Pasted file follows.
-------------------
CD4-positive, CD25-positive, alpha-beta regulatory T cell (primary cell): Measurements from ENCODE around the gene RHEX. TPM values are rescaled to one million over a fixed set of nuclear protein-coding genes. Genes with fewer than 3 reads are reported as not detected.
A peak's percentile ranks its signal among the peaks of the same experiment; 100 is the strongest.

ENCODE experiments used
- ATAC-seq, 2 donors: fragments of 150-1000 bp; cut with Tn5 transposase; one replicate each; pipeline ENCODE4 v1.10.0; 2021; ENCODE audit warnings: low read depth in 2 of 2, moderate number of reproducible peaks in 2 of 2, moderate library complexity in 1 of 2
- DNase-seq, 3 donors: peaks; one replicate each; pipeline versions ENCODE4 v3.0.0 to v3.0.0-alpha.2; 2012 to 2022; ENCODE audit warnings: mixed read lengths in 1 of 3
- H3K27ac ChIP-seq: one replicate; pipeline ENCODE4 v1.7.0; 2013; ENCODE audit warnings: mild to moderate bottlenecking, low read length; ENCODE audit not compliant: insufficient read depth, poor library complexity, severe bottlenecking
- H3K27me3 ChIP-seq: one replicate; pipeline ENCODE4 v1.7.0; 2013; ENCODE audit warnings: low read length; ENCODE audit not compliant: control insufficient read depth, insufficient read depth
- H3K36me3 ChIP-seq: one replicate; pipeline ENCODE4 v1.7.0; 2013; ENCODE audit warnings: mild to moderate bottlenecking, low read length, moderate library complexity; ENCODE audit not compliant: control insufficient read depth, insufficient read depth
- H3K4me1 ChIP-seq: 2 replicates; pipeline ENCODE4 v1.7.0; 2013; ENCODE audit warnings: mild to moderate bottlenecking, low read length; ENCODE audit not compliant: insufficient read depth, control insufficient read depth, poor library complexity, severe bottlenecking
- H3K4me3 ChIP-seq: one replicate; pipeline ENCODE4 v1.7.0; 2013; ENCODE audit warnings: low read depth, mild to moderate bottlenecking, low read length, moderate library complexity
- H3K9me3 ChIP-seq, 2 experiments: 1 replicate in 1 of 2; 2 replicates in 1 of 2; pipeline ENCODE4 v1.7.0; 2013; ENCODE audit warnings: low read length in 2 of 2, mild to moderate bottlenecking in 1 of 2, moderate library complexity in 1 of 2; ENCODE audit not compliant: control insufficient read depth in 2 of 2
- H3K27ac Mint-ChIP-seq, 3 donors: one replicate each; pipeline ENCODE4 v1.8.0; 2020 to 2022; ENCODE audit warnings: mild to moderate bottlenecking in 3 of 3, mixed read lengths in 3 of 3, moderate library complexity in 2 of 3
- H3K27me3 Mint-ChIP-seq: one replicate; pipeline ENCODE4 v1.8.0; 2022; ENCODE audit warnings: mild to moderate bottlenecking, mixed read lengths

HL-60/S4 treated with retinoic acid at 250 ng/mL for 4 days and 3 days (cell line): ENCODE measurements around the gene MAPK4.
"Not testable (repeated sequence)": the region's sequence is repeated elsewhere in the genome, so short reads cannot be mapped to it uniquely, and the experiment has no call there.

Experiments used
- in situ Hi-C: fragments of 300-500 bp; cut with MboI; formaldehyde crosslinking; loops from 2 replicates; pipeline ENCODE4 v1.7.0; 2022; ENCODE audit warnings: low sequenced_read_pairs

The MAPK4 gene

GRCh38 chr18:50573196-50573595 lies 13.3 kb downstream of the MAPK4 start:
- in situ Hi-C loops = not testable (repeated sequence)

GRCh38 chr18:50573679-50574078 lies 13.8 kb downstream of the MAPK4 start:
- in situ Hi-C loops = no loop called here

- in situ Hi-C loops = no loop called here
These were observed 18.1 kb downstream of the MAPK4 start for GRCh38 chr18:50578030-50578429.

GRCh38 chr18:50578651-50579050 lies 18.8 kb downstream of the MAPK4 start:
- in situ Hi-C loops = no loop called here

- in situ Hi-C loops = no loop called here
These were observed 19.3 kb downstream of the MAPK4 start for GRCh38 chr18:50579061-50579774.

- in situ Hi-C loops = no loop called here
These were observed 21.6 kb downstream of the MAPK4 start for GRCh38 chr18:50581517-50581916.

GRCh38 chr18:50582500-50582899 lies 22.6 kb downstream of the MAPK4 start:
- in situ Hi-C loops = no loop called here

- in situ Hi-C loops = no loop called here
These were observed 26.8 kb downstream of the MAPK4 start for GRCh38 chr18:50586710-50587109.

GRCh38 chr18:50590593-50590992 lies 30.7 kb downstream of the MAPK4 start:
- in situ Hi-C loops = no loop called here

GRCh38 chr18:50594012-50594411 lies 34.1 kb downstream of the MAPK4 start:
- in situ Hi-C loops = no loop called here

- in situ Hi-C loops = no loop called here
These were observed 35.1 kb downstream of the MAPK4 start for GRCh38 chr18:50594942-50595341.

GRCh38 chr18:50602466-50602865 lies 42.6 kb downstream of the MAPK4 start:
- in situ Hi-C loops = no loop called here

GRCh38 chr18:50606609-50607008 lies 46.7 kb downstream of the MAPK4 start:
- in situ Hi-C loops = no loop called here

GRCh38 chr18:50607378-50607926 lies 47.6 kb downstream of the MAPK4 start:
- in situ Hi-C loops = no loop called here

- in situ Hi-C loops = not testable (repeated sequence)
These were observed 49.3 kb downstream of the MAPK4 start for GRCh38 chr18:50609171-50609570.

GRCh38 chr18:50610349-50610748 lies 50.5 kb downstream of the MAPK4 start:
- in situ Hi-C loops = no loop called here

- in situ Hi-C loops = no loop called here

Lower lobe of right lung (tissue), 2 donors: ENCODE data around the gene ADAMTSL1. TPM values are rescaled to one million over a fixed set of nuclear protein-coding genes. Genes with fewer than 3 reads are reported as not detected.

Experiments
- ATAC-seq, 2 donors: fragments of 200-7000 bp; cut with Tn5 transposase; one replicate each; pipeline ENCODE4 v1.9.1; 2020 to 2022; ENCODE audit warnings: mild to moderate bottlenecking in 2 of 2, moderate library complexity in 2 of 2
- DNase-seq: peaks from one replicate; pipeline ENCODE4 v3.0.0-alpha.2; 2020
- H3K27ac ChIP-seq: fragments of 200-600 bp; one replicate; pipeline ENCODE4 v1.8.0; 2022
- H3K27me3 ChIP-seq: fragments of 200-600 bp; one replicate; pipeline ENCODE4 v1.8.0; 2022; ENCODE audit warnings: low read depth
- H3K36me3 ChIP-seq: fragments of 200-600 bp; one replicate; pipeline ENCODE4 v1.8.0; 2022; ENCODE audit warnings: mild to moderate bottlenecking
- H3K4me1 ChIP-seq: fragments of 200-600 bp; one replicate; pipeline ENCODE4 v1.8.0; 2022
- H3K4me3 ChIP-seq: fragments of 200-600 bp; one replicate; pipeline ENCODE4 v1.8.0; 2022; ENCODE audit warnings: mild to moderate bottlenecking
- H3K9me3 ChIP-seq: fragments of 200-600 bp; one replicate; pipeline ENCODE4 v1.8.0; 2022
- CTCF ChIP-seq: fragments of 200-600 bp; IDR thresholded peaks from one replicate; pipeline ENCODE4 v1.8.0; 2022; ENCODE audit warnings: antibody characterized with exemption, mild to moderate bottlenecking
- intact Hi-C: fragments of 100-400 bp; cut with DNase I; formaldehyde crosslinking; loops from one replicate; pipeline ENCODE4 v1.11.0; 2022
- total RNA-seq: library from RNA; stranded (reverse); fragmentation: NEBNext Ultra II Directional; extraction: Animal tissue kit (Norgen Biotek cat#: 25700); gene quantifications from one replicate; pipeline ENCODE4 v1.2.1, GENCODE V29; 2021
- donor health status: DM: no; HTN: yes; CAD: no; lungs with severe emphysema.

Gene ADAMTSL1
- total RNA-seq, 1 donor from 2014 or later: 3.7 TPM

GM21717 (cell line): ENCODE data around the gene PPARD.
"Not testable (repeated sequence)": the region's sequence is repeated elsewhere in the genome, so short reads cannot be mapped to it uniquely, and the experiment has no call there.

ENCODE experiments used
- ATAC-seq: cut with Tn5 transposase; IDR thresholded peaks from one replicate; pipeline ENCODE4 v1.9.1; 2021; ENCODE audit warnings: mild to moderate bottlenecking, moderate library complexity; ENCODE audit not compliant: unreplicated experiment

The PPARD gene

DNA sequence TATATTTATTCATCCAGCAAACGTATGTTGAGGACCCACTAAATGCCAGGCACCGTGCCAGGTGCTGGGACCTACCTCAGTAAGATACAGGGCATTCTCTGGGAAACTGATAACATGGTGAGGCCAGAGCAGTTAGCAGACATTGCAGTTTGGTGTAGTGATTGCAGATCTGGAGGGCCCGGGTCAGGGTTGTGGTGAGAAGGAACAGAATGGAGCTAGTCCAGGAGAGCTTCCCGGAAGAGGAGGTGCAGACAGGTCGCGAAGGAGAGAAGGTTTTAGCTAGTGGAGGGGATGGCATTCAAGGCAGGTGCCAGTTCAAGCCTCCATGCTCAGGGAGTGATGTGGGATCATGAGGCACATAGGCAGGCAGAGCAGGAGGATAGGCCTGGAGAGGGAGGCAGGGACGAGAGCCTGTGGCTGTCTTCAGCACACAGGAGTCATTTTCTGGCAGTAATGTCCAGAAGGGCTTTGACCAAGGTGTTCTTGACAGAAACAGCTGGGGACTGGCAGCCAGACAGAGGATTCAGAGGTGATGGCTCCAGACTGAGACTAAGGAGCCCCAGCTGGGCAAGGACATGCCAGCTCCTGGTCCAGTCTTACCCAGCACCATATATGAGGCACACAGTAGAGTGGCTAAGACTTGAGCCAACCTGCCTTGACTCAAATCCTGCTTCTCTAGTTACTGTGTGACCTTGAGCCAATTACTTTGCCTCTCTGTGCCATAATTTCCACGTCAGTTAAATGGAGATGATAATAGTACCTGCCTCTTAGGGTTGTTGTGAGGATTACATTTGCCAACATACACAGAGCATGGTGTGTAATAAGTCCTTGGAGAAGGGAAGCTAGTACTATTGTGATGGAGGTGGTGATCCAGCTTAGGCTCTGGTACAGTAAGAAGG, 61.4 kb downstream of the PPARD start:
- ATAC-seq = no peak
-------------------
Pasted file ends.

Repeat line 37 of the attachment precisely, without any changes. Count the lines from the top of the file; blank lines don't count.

GRCh38 chr18:50594012-50594411 lies 34.1 kb downstream of the MAPK4 start: